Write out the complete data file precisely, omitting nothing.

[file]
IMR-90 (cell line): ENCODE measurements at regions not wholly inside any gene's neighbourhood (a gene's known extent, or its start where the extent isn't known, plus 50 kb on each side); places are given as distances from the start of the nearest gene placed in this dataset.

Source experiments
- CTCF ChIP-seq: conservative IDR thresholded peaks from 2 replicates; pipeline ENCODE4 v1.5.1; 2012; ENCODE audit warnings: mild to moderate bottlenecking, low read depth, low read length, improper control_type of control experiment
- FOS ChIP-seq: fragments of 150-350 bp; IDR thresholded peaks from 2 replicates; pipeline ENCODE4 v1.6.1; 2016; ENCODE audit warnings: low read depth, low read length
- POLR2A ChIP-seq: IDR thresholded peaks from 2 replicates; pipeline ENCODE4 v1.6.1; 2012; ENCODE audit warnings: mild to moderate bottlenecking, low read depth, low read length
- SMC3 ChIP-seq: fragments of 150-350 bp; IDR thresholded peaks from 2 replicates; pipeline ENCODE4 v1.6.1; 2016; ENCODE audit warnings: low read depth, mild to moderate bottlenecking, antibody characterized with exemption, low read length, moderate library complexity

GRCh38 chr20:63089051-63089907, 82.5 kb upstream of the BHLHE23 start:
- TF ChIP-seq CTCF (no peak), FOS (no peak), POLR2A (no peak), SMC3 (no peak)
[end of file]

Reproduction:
IMR-90 (cell line): ENCODE measurements at regions not wholly inside any gene's neighbourhood (a gene's known extent, or its start where the extent isn't known, plus 50 kb on each side); places are given as distances from the start of the nearest gene placed in this dataset.

Source experiments
- CTCF ChIP-seq: conservative IDR thresholded peaks from 2 replicates; pipeline ENCODE4 v1.5.1; 2012; ENCODE audit warnings: mild to moderate bottlenecking, low read depth, low read length, improper control_type of control experiment
- FOS ChIP-seq: fragments of 150-350 bp; IDR thresholded peaks from 2 replicates; pipeline ENCODE4 v1.6.1; 2016; ENCODE audit warnings: low read depth, low read length
- POLR2A ChIP-seq: IDR thresholded peaks from 2 replicates; pipeline ENCODE4 v1.6.1; 2012; ENCODE audit warnings: mild to moderate bottlenecking, low read depth, low read length
- SMC3 ChIP-seq: fragments of 150-350 bp; IDR thresholded peaks from 2 replicates; pipeline ENCODE4 v1.6.1; 2016; ENCODE audit warnings: low read depth, mild to moderate bottlenecking, antibody characterized with exemption, low read length, moderate library complexity

GRCh38 chr20:63089051-63089907, 82.5 kb upstream of the BHLHE23 start:
- TF ChIP-seq CTCF (no peak), FOS (no peak), POLR2A (no peak), SMC3 (no peak)